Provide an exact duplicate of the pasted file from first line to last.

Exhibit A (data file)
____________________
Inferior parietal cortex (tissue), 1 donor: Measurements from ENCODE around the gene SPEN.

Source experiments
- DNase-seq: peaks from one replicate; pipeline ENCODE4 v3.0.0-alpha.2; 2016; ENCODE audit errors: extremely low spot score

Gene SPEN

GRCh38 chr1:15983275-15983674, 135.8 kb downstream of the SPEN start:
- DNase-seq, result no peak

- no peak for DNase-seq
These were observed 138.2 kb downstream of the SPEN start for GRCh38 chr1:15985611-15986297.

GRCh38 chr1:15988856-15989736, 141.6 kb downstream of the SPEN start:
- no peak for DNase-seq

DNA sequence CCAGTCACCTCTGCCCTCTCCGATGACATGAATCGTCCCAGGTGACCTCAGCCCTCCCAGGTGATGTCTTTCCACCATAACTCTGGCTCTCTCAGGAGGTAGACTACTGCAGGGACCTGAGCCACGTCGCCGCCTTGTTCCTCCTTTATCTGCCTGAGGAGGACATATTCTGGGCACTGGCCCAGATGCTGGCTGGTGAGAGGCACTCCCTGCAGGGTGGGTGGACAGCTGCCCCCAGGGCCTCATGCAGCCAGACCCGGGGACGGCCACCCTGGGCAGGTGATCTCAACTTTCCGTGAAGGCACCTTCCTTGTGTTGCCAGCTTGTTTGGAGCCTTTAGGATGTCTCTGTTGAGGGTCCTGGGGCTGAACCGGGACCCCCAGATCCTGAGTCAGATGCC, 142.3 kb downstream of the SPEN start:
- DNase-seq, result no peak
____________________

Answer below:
Inferior parietal cortex (tissue), 1 donor: Measurements from ENCODE around the gene SPEN.

Source experiments
- DNase-seq: peaks from one replicate; pipeline ENCODE4 v3.0.0-alpha.2; 2016; ENCODE audit errors: extremely low spot score

Gene SPEN

GRCh38 chr1:15983275-15983674, 135.8 kb downstream of the SPEN start:
- DNase-seq, result no peak

- no peak for DNase-seq
These were observed 138.2 kb downstream of the SPEN start for GRCh38 chr1:15985611-15986297.

GRCh38 chr1:15988856-15989736, 141.6 kb downstream of the SPEN start:
- no peak for DNase-seq

DNA sequence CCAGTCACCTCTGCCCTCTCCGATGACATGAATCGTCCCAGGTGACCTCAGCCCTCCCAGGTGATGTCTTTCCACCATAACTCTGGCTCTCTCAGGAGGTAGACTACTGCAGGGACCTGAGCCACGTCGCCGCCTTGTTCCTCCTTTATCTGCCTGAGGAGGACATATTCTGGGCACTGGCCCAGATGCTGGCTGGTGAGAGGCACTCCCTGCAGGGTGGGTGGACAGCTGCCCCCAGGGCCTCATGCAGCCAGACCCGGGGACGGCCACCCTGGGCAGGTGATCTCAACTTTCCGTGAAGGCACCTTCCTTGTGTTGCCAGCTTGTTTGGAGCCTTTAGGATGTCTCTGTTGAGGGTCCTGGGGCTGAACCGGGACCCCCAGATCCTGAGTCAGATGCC, 142.3 kb downstream of the SPEN start:
- DNase-seq, result no peak